Broad Paths and Narrow Ways, written in 1995, contains Mr. Wingrove’s reflections after seven books into the eight book sequence, including his thoughts on Chung Kuo’s impact on his life and career. Full text after the break…
Broad Paths and Narrow Ways
By David Wingrove
As books go, Chung Kuo has been something of a long haul. I began the work back in December 1983 and for the past twelve years have done little else until recently. As a writer, I always intended to have a varied career – to work both in the mainstream and in science fiction, and to produce regular works of non-fiction – but then Chung Kuo arrived and, like the proverbial black hole, swallowed up each and every last working hour.
Not that I’ve minded living on its event horizon. Researching all the different aspects of the novel has been a delight. I’ve always been fascinated by the exotic – it’s probably what drew me to science fiction in the first place – and no culture on this planet could be more alien in essence than that of the “black-haired people”, the Han. Reading Chinese history is a bit like overdosing on a diet of Jack Vance – it’s so colourful it defies belief. Moreover, as Chung Kuo wasn’t purely historical, but an SF novel, I was also allowed – obliged? – to spend a huge number of hours reading science popularisers – works on hyperspace, nanotechnology, genetics, brain sciences and the like – so that I could keep up with all the latest developments in science and technology. That, more than anything , changed me from being a writer with literary ambitions who also wanted to write some science fiction, into an out-and-out SF writer. It also, by the by, changed the nature of the sequence.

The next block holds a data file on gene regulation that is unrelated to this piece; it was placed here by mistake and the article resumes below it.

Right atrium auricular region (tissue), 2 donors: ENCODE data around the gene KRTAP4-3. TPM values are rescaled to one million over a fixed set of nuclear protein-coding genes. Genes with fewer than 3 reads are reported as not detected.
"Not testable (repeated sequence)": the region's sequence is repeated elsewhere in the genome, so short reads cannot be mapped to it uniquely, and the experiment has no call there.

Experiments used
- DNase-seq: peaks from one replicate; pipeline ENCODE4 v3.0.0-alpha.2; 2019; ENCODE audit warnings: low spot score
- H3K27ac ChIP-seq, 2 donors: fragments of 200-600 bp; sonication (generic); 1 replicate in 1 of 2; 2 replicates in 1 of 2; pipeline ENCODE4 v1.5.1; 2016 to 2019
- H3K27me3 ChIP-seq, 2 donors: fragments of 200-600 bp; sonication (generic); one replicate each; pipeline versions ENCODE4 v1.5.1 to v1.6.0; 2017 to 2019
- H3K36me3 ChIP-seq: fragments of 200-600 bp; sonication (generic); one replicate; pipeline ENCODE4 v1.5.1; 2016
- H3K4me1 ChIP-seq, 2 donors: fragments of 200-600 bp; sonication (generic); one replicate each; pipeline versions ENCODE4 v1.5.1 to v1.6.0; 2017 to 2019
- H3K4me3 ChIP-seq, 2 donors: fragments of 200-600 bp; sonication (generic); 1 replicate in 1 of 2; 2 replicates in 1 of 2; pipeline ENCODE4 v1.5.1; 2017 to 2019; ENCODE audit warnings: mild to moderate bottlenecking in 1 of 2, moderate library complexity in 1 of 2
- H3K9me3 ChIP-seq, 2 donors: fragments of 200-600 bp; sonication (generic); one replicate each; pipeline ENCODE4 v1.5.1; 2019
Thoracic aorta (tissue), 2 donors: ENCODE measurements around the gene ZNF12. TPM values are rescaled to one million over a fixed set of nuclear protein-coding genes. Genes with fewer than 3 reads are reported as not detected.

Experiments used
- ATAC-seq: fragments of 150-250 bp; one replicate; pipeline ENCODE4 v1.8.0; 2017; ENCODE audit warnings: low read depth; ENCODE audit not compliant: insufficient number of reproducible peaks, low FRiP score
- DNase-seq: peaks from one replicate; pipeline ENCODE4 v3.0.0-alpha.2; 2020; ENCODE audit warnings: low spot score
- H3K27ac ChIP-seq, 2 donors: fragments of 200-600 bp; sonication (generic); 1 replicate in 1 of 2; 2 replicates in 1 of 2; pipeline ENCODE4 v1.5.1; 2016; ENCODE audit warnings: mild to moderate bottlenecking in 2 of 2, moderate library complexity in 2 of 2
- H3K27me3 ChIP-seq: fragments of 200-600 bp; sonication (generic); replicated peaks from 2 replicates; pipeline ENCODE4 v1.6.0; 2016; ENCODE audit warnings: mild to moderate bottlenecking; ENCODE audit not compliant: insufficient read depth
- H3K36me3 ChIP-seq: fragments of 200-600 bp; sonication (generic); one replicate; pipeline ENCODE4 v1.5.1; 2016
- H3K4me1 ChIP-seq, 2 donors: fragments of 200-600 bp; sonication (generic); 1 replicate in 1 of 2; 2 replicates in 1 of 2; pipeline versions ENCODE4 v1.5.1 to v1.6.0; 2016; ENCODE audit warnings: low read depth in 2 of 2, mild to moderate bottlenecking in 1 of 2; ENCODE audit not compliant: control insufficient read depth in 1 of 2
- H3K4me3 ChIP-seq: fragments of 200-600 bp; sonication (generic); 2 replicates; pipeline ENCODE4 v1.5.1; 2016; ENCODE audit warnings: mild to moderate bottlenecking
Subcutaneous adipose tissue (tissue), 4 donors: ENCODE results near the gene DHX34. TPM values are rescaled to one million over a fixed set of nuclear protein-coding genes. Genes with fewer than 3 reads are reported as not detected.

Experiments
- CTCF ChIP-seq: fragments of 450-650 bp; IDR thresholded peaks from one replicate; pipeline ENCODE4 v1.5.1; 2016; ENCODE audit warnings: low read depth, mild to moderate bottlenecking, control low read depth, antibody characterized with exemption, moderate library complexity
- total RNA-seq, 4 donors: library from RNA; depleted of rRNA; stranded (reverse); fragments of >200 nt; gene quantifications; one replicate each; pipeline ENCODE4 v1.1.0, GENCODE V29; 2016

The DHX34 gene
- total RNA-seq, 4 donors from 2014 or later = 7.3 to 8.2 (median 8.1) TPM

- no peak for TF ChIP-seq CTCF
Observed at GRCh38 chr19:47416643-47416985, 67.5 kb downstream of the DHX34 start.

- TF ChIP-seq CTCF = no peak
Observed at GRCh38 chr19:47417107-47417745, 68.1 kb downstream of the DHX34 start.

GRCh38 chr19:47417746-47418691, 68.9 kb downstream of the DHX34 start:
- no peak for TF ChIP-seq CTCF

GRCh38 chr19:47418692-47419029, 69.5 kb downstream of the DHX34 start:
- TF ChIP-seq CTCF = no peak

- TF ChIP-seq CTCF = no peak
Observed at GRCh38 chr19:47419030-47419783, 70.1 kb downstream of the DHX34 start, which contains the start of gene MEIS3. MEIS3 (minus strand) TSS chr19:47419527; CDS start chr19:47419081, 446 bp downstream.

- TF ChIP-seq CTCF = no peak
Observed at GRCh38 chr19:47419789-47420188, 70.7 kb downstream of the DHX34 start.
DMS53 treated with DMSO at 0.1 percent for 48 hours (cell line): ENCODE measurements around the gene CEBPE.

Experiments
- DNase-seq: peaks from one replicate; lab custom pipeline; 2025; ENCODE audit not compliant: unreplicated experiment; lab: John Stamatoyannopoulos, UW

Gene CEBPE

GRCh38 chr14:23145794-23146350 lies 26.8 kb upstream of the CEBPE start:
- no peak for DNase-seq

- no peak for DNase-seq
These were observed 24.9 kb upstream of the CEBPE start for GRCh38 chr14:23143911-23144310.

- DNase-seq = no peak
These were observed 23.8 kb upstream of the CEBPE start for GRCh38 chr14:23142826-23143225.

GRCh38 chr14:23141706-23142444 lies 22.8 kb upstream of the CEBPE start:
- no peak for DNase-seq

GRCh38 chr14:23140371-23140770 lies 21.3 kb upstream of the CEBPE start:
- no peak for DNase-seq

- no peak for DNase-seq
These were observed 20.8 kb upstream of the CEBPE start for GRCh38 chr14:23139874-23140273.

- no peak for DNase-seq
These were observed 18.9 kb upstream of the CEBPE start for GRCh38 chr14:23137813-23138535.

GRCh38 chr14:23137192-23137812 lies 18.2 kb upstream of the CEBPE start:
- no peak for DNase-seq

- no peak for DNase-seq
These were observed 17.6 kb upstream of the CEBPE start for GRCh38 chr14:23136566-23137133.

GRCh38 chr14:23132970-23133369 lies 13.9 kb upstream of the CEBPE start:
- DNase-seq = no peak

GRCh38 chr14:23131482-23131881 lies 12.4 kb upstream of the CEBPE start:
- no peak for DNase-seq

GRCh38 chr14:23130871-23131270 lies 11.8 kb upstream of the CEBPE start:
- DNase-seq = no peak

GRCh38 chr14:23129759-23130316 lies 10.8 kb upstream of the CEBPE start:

Looking back at what I set out to do with Chung Kuo, I’m amazed that it possesses the coherence that it does, for not only have I changed quite radically during its writing – having become the father of four daughters in that time – but my idea of what the novel is has changed, such that, looking back over the seven completed volumes and forward over the final, as yet unwritten volume, I have a sense almost that Chung Kuo has written me, or, at least, that it took on its own life after a while, using me as a kind of channel of expression. Most writers, I believe, have that feeling about their work, or some of their work, anyway. But with something as big as Chung Kuo that feeling is overwhelming.
So where did my life go? And where are all those smaller books I meant to write? The truth is, many of them went into Chung Kuo and got swallowed up by it, for as it grew, so the novel became a speculative catch-all, dealing with anything and everything that I felt needed to be expressed. Or, to put it another way, you might say that all of those potentially narrow ways became part of the broad path which was Chung Kuo. That’s not to say that the work became loose and baggy, for if anything, as the years went by, the whole thing grew tighter and tighter, the themes of the work clearer and stronger, volume by volume. On a technical level, Chung Kuo became a large scale exercise in structure, and structure, as any novelist worth his salt knows, is the single thing that separates the craftsmen from the gadflies, the serious moralists from the style merchants who’d rather spend most of their effort creating the perfect one-line sound byte than considering the deeper applications of what they’re saying.